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Author: Meres, Francis, 1565-1647.
Title: Palladis tamia Wits treasury being the second part of Wits common wealth. By Francis Meres Maister of Artes of both vniuersities.
Publication Info: Ann Arbor, MI ; Oxford (UK) :: Text Creation Partnership,
2011-12 (EEBO-TCP Phase 2).
Availability:

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Print source: Palladis tamia Wits treasury being the second part of Wits common wealth. By Francis Meres Maister of Artes of both vniuersities.
Meres, Francis, 1565-1647., N. L. (Nicholas Ling), fl. 1580-1607., N. L. (Nicholas Ling), fl. 1580-1607. Politeuphuia.

At London: Printed by P. Short, for Cuthbert Burbie, and are to be solde at his shop at the Royall Exchange, 1598.
URL: http://name.umdl.umich.edu/A68463.0001.001

Contents
title page
THE SECOND part of Wits Com∣mon-wealth.
¶ Of God.
God is inuisible and incom∣prehensible.
God is not the Authour of sinne.
The patience and longanimi∣ty of God.
Gods Prouidence.
The mercie and loue of God.
The iustice of God.
Christ.
The Holy Ghost.
Heauen.
Angels.
The worde of God.
The Church.
Preachers.
Sermons.
A Christian.
Man.
Good Men.
The giftes of men are diuerse.
So many men, so many mindes.
Wicked and vngodly men.
VVomen.
The Soule.
The Minde.
The goods of the Minde.
The diseases of the Minde.
The Heart.
Conscience.
Doctors and Doctrine.
Artes and disciplines.
Education.
Parents.
Children.
Cockering.
Youth.
Vertue.
Faith.
Hope.
Charity.
Prudence.
Iustice.
Fortitude.
Temperance.
Abstinence.
Praier.
Almes deedes.
Deuotion.
The feare of the Lord.
Perseuerance.
Pietie.
Goodnes.
Humility.
Patience.
Obedience.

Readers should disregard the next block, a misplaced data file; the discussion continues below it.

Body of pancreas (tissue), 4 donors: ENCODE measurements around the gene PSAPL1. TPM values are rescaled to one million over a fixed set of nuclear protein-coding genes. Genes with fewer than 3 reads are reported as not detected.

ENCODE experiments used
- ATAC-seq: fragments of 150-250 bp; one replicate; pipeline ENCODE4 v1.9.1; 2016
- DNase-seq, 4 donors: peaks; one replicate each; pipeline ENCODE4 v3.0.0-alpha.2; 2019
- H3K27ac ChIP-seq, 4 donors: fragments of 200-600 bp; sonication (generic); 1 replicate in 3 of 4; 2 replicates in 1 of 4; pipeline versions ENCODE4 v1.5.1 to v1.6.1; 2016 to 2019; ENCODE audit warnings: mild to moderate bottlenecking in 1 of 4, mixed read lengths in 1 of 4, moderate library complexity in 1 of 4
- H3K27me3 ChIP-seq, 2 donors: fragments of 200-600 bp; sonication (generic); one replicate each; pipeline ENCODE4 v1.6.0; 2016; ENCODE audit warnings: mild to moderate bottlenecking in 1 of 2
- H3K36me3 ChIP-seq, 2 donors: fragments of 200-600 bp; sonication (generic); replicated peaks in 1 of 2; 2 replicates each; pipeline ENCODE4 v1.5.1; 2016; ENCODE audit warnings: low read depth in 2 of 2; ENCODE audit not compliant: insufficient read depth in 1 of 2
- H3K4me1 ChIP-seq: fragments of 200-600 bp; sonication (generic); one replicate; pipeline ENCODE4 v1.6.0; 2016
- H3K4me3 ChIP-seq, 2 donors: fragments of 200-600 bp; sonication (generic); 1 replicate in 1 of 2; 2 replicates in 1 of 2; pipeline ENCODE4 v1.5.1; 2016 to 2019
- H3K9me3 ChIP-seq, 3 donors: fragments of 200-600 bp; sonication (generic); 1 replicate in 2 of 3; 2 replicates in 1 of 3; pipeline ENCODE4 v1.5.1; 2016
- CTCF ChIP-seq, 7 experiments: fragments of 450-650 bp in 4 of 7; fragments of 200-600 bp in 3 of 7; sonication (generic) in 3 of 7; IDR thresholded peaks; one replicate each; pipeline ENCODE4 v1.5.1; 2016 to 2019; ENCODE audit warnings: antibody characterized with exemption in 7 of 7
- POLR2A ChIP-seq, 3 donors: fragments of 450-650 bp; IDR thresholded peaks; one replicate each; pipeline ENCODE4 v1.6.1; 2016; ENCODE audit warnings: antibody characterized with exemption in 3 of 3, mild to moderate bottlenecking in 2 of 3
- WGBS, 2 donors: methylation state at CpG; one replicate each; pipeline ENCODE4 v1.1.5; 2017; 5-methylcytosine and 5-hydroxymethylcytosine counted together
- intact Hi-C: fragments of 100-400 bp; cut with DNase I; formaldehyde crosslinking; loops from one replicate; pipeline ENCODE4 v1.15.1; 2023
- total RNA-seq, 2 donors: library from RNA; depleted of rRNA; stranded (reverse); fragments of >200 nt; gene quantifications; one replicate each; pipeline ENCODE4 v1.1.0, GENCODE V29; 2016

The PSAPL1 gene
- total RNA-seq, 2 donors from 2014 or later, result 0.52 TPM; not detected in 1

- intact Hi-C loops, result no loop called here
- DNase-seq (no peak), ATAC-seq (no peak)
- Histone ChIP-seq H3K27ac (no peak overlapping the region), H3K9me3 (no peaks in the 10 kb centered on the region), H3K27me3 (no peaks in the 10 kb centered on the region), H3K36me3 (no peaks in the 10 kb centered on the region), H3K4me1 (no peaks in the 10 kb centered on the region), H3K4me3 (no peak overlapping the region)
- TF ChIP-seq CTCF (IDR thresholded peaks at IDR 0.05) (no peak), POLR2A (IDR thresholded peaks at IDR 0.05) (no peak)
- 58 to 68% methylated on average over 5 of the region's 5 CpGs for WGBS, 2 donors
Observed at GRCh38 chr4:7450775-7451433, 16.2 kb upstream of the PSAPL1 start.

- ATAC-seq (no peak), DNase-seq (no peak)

Repentance.
Truth.
Concord.
Decency.
Hospitality.
Liberality.
Silence.
Mediocrity.
Chastity.
Virginity.
VVisdome.
A wise man.
Friendship.
The friendship of many.
The friendship of a few.
Friendship neglected.
Friendship broken off.
Friendship reconciled.
The choyse and tryall of Friendes.
A true Friend.
A fained Friend.
The comparison of a friend and a flatterer.
Mariage.
A wife.
Matrimoniall Society.
Loue.
Selfe-Loue.
Affections.
Brethren.
Admonition.
Beautie.
In bodyes of lesser stature and cor∣pulencie commonlie there is greater va∣lour and more wit, then in those that be huger and vaster.
Time, Age.
Benefits.
Beneuolence.
Businesse.
Exercise.
Perturbations.
Commodity.
Assiduity.
Assiduity taketh awaie admiration.
Adoption. Abdication.
Emulation.
Exhortation.
Endeuour.
Correction.
Chaunce.
Ceremonies.
Comfort
Labour.
Imitation.
Mourning.
Maners.
Nature.
Newes.
Recreation.
Reprehension.
Sorrow.
Praise:
Praisers of them selues.
The Tongue:
Contrarietie.
Cunctation.
Choyse.
Glorie.
Vaine Glory.
Braggers:
Gratitude.
Ingratitude
Chiding.
Affliction.
Prosperity.
Tribulation.
Debt.
Defence.
Custome.
Conuersing and liuing togither.
Feare.
Olde age.
Olde mens counsell.
Counsell.
Euill counsell is the worst vnto him that giueth it.
Rash Counsell.
Fortune.
The vse and abuse of a thing.
Riches.
Rich men.
Pouerty:
Those things are difficult which are excellent.
Dignitie.
Honour.
Nobilitie.
A good name:
An ill Name.
A Courtly life.
Courtiers.
Kings.
A Kingdome.
Princes.
The education of a Prince.
A good Prince.
An euill Prince.
Empire.
Power.
A Common-wealth.
A Captaine.
VVarre.
Victorie:
Lawes.
Lawyers.
A Iudge.
Iudgement.
Magistrates.
Vengeance.
Punishment.
Banishment.
Trauailing.
The world.
The loue and vanitie of the worlde.
The contempt of the worlde.
Reason.
Schollers.
Studie.
Contemplation.
Sophisters.
Memorie.
Learning.
The maner of learning.
An Orator.
Eloquence.
Speech.
Pronunciation.
Hearing.
An Auditour, and his Dutie.
Breuiloquence:
Disputation.
Examples of life.
Zeale.
VVit.
Diuersitie of VVits.
Bookes.
Reading of bookes.
A choice is to be had in reading of bookes.
The vse of reading many Bookes.
Philosophie.
Philosophers.
Poetrie.
Poets.
A comparatiue discourse of our English Poets, with the Greeke, Latine, and Ita∣lian Poets.
Painters.
Musicke.
Sinne.
Pride.
Couetousnesse:
Luxurie.
Enuie.
Gluttonie.
Anger.
Idlenesse.
Vice.
Pleasure.
Drunkennesse.
Adultery.
Iealousie.
Inconstancie.
Ambition.
Flatterers and Parasites.
Hypocrisie. Hypocrites.
Vsurie.
Heresie, Heretikes.
Death.
The Deuill:
Hell.
A Table of the Common places into which these Similitudes are digested.